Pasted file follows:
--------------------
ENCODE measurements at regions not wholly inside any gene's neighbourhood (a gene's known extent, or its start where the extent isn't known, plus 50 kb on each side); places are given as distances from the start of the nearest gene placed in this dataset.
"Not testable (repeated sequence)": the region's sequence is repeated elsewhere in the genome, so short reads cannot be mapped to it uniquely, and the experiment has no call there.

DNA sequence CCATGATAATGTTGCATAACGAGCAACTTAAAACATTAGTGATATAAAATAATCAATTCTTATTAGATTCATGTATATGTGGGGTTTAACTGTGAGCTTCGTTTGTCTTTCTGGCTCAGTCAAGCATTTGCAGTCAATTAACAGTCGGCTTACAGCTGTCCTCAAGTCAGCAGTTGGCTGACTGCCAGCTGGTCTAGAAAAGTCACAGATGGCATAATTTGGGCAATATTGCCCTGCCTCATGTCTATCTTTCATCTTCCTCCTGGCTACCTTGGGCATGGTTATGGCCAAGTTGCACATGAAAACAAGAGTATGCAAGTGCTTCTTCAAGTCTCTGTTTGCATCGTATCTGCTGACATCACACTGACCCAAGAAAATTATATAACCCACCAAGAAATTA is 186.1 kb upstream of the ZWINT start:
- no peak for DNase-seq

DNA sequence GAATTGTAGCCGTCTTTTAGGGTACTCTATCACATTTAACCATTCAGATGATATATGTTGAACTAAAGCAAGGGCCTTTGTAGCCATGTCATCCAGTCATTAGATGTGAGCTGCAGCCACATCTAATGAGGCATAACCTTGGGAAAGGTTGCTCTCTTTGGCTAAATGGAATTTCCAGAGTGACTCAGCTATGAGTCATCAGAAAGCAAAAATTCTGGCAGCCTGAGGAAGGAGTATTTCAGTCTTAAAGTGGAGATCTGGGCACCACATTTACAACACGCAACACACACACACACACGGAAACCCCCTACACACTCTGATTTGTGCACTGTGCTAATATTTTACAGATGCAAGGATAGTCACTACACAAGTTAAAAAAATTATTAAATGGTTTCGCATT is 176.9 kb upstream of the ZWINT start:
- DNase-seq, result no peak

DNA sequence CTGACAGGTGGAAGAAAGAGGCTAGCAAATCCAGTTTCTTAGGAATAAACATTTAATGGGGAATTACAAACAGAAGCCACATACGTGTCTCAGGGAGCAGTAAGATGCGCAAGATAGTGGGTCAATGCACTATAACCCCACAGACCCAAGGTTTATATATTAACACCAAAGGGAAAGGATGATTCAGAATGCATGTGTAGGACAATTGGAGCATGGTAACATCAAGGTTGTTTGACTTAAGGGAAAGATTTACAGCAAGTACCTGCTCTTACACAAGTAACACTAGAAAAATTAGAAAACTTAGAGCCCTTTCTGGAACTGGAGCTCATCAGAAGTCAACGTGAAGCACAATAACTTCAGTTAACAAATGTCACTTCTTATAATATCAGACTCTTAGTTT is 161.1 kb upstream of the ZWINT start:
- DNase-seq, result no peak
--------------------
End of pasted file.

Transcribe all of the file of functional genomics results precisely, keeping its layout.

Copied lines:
ENCODE measurements at regions not wholly inside any gene's neighbourhood (a gene's known extent, or its start where the extent isn't known, plus 50 kb on each side); places are given as distances from the start of the nearest gene placed in this dataset.
"Not testable (repeated sequence)": the region's sequence is repeated elsewhere in the genome, so short reads cannot be mapped to it uniquely, and the experiment has no call there.

DNA sequence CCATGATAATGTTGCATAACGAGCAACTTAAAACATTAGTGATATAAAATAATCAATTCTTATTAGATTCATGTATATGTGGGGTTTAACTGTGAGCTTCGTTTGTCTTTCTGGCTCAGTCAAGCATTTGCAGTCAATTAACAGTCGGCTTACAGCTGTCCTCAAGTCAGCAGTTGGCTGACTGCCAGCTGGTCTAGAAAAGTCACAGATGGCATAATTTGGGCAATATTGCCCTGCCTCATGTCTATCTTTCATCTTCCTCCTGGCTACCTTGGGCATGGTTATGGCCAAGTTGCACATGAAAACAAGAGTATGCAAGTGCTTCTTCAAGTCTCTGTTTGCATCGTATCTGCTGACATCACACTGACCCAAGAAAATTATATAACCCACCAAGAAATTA is 186.1 kb upstream of the ZWINT start:
- no peak for DNase-seq

DNA sequence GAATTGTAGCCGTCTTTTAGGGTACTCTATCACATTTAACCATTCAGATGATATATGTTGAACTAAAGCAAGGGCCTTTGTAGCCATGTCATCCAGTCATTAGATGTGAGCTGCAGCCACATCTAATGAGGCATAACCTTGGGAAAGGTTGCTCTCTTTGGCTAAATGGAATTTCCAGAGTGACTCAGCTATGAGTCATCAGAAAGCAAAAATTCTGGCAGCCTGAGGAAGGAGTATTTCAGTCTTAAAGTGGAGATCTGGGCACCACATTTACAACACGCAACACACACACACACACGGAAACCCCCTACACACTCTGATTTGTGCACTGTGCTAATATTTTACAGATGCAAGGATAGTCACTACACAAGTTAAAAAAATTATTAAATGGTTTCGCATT is 176.9 kb upstream of the ZWINT start:
- DNase-seq, result no peak

DNA sequence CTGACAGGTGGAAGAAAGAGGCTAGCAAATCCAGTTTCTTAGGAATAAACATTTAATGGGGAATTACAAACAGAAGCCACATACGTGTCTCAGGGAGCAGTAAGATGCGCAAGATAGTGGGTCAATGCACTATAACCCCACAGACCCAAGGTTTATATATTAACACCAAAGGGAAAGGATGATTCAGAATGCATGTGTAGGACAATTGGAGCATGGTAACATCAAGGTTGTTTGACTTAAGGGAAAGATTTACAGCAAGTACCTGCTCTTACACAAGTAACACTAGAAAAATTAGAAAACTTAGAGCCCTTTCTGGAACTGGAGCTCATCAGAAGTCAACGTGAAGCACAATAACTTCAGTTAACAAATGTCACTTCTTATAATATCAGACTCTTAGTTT is 161.1 kb upstream of the ZWINT start:
- DNase-seq, result no peak